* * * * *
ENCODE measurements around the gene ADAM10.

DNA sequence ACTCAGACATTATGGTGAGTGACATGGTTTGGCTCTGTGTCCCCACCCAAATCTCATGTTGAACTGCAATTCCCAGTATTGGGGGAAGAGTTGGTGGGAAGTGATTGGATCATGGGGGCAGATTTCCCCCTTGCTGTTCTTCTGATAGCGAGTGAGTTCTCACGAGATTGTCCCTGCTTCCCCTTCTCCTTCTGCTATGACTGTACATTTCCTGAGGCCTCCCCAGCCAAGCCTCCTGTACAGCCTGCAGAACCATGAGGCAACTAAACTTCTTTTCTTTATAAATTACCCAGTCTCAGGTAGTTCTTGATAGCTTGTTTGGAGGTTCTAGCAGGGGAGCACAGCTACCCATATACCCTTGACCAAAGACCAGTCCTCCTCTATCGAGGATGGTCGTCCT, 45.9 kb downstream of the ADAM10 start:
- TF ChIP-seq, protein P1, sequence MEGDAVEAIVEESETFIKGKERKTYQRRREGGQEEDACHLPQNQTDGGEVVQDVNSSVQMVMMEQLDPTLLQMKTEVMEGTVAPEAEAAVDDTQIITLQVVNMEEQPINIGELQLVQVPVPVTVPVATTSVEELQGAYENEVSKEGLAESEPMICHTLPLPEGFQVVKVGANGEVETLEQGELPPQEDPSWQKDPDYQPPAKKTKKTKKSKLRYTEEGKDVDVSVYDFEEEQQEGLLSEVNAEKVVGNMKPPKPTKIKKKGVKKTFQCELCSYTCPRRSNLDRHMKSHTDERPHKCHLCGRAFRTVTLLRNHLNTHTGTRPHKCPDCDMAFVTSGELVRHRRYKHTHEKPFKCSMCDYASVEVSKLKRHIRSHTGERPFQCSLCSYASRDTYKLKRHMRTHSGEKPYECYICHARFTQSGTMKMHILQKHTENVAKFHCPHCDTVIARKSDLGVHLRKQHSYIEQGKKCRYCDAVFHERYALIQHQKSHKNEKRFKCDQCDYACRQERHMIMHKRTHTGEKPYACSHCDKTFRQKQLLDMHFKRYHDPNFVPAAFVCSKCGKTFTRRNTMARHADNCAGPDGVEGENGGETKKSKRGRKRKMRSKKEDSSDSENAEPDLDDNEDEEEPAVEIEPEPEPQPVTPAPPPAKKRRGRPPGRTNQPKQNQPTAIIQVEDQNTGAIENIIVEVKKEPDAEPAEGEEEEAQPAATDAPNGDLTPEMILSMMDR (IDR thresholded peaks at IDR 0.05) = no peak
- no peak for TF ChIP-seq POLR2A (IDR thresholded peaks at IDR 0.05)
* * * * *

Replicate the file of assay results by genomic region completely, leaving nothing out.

ENCODE measurements around the gene ADAM10.

DNA sequence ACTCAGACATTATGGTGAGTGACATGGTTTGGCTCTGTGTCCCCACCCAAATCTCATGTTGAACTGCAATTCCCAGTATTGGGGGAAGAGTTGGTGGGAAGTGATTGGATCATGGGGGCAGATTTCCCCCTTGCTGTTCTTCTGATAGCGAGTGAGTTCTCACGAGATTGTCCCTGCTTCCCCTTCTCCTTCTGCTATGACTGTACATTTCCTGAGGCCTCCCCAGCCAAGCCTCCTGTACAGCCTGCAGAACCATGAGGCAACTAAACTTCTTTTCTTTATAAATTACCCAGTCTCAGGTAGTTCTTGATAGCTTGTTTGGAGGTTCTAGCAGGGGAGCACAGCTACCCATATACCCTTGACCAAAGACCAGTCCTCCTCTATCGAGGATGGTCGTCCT, 45.9 kb downstream of the ADAM10 start:
- TF ChIP-seq, protein P1, sequence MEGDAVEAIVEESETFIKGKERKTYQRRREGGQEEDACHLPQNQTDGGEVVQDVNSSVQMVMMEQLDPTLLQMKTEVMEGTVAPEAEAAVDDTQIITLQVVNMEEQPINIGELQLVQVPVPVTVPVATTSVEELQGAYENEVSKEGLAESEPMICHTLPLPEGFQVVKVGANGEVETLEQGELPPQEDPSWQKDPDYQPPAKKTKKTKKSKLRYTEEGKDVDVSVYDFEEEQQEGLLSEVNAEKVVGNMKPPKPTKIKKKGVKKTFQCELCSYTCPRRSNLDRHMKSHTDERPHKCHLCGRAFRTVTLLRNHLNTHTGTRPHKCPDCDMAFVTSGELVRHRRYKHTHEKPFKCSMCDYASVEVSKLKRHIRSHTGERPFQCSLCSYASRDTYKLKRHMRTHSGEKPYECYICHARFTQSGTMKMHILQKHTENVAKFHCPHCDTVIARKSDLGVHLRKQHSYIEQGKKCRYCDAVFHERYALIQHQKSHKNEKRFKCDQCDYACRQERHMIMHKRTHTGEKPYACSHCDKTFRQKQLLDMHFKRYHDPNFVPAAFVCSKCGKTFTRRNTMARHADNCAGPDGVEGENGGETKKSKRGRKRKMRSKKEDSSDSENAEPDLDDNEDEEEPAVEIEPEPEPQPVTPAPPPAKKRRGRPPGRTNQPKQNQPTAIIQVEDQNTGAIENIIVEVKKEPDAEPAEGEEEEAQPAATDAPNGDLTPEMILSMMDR (IDR thresholded peaks at IDR 0.05) = no peak
- no peak for TF ChIP-seq POLR2A (IDR thresholded peaks at IDR 0.05)